Dos and don’ts of Facebook
President Barack Obama warned the nation’s students “to be careful about what you post on Facebook,” earlier this month.
Here is a guide for keeping digital lifestyle in check and having a Facebook page that shows only the best:
DO: Think about what people can see, and utilize security settings accordingly
When Harvard sophomores started the Web site in 2004, facebook.com was open only to college students. Since then, it has been mainstreamed as a staple of American life open to nearly everyone.
It is time to come to terms with the fact that private life is no longer the private it once was.
Parents are penetrating Facebook in masses. For anecdotal evidence, check out myparentsjoinedfacebook.com.
Employers, too, may be checking out Facebook profiles of potential employees, according to CBS.
Most of these problems can be fixed by using security settings offered by Facebook. If you’re adding relatives, employers or new friends, it may be best to only allow them access to your limited profile.
When posting photo albums or videos, many are unaware of the default privacy setting, which allows anyone on Facebook to view your content – including strangers who search for your name.
Simply change this setting to “Friends Only” when creating a photo album to ensure privacy.
DO NOT: Make it easy for stalkers
“Phone numbers are something that should not be posted on Facebook,” said Jennifer Trudeau, a senior nursing major.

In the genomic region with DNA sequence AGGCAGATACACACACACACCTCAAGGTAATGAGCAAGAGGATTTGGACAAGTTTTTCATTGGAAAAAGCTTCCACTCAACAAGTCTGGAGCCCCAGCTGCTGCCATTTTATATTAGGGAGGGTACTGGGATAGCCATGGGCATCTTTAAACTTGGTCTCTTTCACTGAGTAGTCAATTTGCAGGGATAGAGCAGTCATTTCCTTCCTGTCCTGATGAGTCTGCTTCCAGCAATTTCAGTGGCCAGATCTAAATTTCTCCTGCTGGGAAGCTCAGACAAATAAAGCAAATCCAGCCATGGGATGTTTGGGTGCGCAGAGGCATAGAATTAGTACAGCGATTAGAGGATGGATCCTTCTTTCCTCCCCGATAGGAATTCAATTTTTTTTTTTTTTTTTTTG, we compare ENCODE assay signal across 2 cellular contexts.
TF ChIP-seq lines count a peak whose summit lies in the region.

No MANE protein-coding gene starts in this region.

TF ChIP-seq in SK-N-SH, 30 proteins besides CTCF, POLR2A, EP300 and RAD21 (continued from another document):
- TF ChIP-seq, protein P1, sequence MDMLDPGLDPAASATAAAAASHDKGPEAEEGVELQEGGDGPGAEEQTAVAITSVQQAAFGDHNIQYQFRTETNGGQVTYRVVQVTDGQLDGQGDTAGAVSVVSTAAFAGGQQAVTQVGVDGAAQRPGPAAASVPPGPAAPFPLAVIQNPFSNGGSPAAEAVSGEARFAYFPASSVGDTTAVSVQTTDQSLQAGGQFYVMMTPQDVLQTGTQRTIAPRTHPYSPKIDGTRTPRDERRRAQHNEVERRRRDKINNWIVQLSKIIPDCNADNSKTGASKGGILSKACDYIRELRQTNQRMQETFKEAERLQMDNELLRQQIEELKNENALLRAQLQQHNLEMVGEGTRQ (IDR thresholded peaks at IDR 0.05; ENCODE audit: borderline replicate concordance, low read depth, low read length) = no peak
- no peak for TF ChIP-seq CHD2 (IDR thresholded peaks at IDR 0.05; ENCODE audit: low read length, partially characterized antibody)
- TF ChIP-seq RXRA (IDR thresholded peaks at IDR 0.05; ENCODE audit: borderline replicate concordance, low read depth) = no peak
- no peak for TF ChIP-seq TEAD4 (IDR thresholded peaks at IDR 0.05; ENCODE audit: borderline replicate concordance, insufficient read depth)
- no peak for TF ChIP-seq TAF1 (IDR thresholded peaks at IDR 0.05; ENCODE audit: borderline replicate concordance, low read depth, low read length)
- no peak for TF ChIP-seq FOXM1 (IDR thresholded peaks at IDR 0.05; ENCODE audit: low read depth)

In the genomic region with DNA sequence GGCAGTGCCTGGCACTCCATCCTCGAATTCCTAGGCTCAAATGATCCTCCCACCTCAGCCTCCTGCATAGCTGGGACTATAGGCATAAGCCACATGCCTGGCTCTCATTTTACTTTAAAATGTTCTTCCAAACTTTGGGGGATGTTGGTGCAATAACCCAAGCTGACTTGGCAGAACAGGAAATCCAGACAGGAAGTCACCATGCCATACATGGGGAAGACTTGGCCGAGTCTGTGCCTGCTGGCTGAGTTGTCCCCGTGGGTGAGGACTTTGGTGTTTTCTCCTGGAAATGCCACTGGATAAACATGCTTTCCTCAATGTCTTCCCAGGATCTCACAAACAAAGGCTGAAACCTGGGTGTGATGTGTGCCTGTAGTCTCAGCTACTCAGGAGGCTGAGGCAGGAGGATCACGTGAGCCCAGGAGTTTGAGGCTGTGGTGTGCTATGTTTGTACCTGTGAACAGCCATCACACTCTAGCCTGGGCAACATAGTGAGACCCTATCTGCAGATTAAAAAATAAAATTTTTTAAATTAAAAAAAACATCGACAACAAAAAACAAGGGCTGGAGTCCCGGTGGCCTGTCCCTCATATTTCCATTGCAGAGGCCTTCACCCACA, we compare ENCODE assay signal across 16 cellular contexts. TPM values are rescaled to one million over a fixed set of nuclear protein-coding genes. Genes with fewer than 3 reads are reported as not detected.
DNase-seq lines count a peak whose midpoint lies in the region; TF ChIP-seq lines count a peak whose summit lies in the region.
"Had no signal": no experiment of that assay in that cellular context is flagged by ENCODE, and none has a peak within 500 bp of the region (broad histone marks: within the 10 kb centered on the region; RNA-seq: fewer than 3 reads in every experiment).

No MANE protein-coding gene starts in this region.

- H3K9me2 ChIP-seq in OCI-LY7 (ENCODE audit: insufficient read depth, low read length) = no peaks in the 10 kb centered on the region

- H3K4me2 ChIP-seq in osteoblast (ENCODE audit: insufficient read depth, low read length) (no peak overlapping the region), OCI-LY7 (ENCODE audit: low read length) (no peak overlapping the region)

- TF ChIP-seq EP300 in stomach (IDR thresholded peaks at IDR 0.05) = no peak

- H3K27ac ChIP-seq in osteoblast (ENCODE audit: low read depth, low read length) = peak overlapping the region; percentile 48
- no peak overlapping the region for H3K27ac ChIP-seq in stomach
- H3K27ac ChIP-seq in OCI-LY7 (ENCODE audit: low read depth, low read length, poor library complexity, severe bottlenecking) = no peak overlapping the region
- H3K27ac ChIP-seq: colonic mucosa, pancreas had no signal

Including contact information on Facebook helps to keep in touch with friends, but it also assists identity thieves and ill-intentioned followers.
“My mom thinks that I post too much about where I am and what I am doing,” Trudeau said. “She watches all of those newscasts on the dangers of Facebook.”
In one extreme case, a stalker, who was recently charged with murder before killing himself, was dubbed the “Facebook fugitive” because of the way he found women online.
The best way to avoid such problems is by keeping all personal information, such as phone numbers and class schedules, off the Internet.
Also, avoid accepting friend requests from people you do not know.
If you have to exchange personal information over Facebook, be sure to do it in a private message to prevent anyone else from reading it.
DO: Keep your story straight
If you tell your teacher that you had to miss a test because of a funeral, refrain from posting pictures from the Caribbean cruise that was the actual reason for your absence, or do not lie in the first place. Teachers are on the lookout, too.
“If a student has provided an excuse for missing class, I do take notice of what that student is doing on Facebook and it should be consistent with that excuse,” said Kelli Burns, a public relations professor.
DO NOT: Post pictures or videos of underage drinking or inappropriate behavior
The legal drinking age in the U.S. is 21 years. The traditional college student does not reach this age until around junior year. With the stereotype of college students and parties, this unbalanced equation can lead to pictures and videos of illegal activity.
Freshman theater performance major Sacia Mullins said people like to show off what they can get away with.
“They do not think about what employers will think,” Mullins said.
In a June 2009 study, Proofpoint, an online security firm, found that 8 percent of employers have fired an employee over a problem with a social networking site like Facebook.
DO: Untag yourself from inappropriate pictures and videos
Utilize the remove tag feature on Facebook.
If your friend posts an inappropriate picture or video and tags you in it, it is likely to be seen by people who know you and even those who you don’t.